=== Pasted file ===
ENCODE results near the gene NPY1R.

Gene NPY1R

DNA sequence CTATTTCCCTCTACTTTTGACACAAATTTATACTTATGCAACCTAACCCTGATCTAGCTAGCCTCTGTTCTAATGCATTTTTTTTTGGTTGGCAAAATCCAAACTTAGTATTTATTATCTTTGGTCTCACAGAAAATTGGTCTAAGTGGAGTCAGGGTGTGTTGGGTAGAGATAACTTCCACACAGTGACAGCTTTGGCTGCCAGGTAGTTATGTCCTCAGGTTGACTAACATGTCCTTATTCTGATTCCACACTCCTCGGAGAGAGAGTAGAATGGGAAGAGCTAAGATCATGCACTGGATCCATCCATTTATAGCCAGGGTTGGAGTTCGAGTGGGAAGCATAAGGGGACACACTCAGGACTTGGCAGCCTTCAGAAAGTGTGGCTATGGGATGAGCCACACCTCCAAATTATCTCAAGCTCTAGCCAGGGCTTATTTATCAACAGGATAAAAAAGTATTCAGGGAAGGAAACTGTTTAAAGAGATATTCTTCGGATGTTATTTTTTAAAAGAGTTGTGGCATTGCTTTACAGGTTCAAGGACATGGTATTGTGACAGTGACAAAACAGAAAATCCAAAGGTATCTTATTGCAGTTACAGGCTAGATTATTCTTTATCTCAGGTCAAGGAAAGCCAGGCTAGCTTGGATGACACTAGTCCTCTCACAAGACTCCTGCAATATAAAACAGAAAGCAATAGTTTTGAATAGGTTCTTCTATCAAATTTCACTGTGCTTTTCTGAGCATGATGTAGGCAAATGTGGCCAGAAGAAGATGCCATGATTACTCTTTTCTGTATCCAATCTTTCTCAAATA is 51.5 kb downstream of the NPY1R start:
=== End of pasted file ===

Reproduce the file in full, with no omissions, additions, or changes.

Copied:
ENCODE results near the gene NPY1R.

Gene NPY1R

DNA sequence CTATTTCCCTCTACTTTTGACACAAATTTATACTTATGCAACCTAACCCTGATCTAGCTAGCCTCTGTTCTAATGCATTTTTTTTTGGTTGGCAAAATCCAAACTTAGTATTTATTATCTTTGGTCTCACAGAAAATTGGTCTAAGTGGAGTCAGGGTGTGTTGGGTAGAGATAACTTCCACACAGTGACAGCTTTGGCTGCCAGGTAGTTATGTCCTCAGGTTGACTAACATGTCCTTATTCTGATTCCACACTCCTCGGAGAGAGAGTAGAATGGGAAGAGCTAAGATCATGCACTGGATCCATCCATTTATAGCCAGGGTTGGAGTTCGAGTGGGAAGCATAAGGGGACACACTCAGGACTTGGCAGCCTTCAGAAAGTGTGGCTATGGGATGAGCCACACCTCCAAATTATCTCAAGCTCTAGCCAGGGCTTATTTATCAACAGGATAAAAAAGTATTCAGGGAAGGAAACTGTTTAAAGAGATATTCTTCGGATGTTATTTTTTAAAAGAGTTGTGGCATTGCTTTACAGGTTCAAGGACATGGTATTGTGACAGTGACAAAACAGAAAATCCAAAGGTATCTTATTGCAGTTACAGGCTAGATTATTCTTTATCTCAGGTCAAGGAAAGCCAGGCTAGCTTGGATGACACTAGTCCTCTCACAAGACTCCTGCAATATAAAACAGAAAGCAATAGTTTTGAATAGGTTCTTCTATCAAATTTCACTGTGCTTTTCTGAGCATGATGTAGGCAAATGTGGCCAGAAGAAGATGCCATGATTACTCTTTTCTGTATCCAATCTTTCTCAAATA is 51.5 kb downstream of the NPY1R start: